High availability with two FortiGates


This recipe describes how to add a backup FortiGate to a previously installed FortiGate, to form a high availability (HA) cluster to improve network reliability.

Before you begin, make sure that the FortiGates are running the same FortiOS firmware version and interfaces are not configured to get their addresses from DHCP or PPPoE.

This recipe is in the Fortinet Security Fabric collection. It can also be used as a standalone recipe.

This recipe uses the FortiGate Clustering Protocol (FGCP) for HA. After you complete this recipe, the original FortiGate continues to operate as the primary FortiGate and the new FortiGate operates as the backup FortiGate.

For a more advanced HA recipe that includes CLI steps and involves using advanced options such as override to maintain the same primary FortiGate, see High Availability with FGCP (Expert).

Find this recipe for other FortiOS versions
5.2 | 5.4 | 5.6 | 6.0

1. Setting up registration and licensing

Make sure both FortiGates are running the same FortiOS firmware version. Register and apply licenses to the new FortiGate unit before you add it to the HA cluster.

This includes licensing for FortiCare Support, IPS, AntiVirus, Web Filtering, Mobile Malware, FortiClient, FortiCloud, and additional virtual domains (VDOMs).

All FortiGates in the cluster must have the same level of licensing for FortiGuard, FortiCloud, FortiClient, and VDOMs. You can add FortiToken licenses at any time because they’re synchronized to all cluster members.

You can also install any third-party certificates on the primary FortiGate before you form the cluster. Once the cluster is running, the FGCP synchronizes third-party certificates  to the backup FortiGate.

2. Configuring the primary FortiGate for HA

On the primary FortiGate, go to System > Settings and change the Host name to identify this as the primary FortiGate in the HA cluster.

Go to System > HA and set the Mode to Active-Passive. Set the Device priority to a higher value than the default (in the example, 250) to make sure this FortiGate will always be the primary FortiGate. Also, set a Group name and Password.

Make sure you select Heartbeat interfaces (in the example, port3 and port4). Set the Heartbeat Interface Priority for each interface to 50.

Since the backup FortiGate isn’t available, when you save the HA configuration, the primary FortiGate forms a cluster of one FortiGate but keeps operating normally.

If there are other FortiOS HA clusters on your network, you may need to change the cluster group ID, using this CLI command:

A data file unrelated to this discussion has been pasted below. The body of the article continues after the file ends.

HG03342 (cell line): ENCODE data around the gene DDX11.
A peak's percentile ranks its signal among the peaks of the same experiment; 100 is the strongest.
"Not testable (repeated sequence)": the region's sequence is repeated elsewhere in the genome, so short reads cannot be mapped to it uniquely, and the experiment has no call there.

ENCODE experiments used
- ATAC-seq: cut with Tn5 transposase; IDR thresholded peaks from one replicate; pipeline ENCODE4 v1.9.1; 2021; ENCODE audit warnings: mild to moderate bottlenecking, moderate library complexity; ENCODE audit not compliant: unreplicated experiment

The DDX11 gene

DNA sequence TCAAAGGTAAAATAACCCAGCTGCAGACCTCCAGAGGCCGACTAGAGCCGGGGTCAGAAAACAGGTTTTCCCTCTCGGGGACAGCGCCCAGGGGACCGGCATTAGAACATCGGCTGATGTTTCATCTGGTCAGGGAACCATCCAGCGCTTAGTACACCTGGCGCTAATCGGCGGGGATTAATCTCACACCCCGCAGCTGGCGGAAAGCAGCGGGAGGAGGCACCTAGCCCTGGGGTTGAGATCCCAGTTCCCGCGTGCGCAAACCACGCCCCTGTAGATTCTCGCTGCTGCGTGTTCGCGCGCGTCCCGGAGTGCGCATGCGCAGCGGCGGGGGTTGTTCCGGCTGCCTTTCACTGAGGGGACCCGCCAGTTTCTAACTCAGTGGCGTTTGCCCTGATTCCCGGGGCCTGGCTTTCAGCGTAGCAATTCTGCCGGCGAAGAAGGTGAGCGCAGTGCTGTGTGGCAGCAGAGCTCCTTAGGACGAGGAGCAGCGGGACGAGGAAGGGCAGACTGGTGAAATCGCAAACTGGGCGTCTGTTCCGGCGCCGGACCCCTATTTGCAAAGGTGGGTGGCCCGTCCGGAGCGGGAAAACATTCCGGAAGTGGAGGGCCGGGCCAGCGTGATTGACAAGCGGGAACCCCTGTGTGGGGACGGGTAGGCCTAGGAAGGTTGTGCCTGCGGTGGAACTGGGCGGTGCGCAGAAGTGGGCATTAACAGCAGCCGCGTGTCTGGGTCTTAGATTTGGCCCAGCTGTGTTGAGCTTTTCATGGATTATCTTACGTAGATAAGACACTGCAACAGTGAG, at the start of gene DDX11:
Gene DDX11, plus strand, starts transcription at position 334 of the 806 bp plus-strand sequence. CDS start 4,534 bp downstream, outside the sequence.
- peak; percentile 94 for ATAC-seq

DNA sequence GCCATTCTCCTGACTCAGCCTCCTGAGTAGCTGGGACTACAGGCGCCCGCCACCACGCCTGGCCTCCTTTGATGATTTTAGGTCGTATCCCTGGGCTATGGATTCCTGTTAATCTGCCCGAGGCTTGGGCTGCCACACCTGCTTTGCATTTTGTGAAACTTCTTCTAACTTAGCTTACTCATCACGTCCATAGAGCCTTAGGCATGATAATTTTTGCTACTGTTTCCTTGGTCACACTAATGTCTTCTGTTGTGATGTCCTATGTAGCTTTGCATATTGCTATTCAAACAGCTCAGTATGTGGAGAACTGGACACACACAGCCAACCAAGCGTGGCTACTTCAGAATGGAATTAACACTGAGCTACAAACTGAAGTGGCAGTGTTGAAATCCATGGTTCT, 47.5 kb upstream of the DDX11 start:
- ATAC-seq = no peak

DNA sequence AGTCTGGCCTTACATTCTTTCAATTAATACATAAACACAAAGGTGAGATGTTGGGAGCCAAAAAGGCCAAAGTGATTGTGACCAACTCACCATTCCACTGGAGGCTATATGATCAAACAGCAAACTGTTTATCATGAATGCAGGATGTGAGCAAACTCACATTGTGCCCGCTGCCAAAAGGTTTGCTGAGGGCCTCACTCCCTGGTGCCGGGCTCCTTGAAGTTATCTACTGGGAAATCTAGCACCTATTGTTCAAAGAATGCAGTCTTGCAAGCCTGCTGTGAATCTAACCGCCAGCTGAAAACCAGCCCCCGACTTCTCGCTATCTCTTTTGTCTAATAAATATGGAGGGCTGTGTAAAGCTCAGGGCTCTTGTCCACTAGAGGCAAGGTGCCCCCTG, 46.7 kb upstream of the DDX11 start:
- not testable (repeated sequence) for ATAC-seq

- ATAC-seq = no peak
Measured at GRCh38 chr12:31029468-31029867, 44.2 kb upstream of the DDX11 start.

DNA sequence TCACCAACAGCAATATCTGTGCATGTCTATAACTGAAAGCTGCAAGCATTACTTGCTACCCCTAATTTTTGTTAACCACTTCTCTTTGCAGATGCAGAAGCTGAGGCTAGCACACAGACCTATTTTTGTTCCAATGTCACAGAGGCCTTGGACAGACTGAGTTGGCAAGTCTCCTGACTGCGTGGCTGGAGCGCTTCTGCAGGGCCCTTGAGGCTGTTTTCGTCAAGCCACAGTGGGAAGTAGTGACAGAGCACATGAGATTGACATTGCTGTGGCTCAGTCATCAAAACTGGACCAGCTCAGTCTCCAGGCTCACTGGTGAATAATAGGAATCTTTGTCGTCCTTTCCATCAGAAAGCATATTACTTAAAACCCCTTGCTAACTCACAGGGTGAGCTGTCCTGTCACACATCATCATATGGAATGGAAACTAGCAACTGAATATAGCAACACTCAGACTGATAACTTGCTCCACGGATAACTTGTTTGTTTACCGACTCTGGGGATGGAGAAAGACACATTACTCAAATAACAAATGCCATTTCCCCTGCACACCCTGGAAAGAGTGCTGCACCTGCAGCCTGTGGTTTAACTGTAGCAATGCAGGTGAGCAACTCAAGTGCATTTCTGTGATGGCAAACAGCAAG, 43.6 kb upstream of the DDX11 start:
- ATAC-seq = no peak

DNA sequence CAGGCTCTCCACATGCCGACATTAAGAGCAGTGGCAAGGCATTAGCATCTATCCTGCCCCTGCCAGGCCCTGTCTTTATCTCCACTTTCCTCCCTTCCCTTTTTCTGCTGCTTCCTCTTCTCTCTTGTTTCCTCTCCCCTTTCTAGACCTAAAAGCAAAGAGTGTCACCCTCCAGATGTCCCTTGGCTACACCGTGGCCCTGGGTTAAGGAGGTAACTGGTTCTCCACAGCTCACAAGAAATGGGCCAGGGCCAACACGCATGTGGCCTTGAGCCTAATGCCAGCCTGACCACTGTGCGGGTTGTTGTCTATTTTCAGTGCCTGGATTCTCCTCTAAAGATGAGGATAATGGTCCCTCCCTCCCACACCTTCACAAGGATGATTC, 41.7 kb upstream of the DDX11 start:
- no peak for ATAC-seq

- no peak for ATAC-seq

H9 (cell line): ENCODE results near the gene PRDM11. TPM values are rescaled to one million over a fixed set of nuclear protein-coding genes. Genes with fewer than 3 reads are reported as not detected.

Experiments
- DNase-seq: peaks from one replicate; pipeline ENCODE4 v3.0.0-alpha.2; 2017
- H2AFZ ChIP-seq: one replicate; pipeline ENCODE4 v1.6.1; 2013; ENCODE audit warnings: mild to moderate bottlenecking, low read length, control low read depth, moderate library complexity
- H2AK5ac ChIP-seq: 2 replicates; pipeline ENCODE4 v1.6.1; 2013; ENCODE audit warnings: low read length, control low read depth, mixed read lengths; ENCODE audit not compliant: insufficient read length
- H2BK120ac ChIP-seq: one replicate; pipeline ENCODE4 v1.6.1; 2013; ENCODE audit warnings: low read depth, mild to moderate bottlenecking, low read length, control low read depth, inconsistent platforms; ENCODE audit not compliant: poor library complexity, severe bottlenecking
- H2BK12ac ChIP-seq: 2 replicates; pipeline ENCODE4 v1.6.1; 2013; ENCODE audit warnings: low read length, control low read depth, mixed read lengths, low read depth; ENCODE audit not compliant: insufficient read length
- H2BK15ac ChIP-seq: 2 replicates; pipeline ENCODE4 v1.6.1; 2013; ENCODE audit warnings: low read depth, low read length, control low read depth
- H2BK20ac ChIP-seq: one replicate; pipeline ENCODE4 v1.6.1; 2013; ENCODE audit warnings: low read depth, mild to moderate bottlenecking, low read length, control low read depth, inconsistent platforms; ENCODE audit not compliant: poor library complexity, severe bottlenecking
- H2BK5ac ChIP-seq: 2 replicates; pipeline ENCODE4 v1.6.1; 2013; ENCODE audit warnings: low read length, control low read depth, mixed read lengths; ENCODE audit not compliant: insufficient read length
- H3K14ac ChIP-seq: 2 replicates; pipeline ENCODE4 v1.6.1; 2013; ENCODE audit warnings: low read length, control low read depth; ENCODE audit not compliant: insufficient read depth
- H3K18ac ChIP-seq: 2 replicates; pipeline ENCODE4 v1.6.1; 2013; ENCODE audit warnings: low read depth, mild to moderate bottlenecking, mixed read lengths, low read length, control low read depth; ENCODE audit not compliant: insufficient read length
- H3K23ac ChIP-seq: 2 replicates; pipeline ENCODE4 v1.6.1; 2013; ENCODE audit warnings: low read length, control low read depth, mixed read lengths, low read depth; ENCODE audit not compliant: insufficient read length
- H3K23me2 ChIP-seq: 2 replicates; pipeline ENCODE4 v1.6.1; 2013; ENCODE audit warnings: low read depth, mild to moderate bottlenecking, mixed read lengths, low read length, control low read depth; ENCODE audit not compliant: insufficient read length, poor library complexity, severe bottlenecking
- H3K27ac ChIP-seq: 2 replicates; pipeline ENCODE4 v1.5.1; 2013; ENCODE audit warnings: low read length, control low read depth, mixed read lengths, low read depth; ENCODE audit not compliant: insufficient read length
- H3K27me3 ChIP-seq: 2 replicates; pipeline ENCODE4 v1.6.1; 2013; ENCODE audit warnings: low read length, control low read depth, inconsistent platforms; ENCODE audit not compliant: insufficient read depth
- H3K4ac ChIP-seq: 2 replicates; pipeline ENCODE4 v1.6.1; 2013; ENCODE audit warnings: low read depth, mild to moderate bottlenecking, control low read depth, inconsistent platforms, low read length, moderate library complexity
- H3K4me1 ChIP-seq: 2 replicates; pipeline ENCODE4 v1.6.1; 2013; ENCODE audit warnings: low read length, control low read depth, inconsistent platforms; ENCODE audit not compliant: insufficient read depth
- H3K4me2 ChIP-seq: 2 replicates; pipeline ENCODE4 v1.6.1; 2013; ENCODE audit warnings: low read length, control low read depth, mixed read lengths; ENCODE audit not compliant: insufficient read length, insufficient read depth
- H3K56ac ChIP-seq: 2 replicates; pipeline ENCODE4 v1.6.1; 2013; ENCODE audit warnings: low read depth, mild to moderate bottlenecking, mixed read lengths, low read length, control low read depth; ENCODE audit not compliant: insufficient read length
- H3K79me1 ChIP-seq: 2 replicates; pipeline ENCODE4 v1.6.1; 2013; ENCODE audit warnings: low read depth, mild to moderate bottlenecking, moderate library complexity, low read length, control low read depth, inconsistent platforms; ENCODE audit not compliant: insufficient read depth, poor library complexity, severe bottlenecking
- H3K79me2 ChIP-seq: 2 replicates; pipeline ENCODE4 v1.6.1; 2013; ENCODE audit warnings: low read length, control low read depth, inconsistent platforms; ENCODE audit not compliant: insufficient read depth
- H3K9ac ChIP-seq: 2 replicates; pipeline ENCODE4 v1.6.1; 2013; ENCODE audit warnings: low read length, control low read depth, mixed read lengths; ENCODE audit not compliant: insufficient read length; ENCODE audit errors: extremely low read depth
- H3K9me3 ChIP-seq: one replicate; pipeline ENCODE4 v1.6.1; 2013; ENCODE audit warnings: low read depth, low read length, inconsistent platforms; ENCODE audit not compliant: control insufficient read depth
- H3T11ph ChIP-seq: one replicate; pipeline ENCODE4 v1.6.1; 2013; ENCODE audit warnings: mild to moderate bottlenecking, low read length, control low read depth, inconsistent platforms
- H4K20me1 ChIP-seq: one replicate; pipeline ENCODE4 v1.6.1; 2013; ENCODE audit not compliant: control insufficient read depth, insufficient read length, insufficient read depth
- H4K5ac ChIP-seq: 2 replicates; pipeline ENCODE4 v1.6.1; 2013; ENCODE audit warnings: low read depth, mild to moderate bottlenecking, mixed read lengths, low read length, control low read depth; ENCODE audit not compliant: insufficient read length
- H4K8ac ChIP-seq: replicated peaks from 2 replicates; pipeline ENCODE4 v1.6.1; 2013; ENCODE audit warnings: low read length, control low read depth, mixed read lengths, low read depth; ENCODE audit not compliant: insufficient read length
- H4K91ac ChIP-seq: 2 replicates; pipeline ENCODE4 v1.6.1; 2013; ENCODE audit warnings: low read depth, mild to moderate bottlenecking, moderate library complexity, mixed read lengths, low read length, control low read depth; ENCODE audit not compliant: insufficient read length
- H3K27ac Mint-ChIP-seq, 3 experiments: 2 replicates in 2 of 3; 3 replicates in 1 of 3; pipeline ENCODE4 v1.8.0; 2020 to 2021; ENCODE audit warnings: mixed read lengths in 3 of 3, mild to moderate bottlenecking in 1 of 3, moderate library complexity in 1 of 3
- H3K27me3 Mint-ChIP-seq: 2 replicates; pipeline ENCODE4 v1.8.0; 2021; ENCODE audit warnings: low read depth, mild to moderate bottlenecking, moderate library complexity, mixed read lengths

config system ha
    set group-id 25

3. Connecting the backup FortiGate

Connect the backup FortiGate to the primary FortiGate and to the network, as shown in the network diagram at the top of this recipe.

Since these connections disrupt traffic, you should make the connections when the network isn’t processing a lot of traffic. If possible, make direct Ethernet connections between the heartbeat interfaces of the two FortiGate units.

You must use switches between the cluster and the Internet, and between the cluster and the internal networks, as shown in the network diagram. You can use any good quality switches to make these connections. You can also use one switch for all of these connections, as long as you configure the switch to separate traffic from the different networks.

4. Configuring the backup FortiGate for HA

Connect to the backup FortiGate GUI and go to System > Settings and change the Host name to identify this as the backup FortiGate.

Go to System > HA and duplicate the HA configuration of the primary FortiGate (except for the Device priority): set Mode to Active-Passive, and set the Device Priority to a lower value than the default to make sure this FortiGate is always the backup FortiGate. Also, set the same Group name and Password as you did for the primary FortiGate.

Make sure that you select the same two Heartbeat interfaces (port3 and port4) and set the Heartbeat Interface Priority for each to 50.

If you changed the cluster group ID of the primary FortiGate, change the cluster group ID for the backup FortiGate to match, using this CLI command:

config system ha
    set group-id 25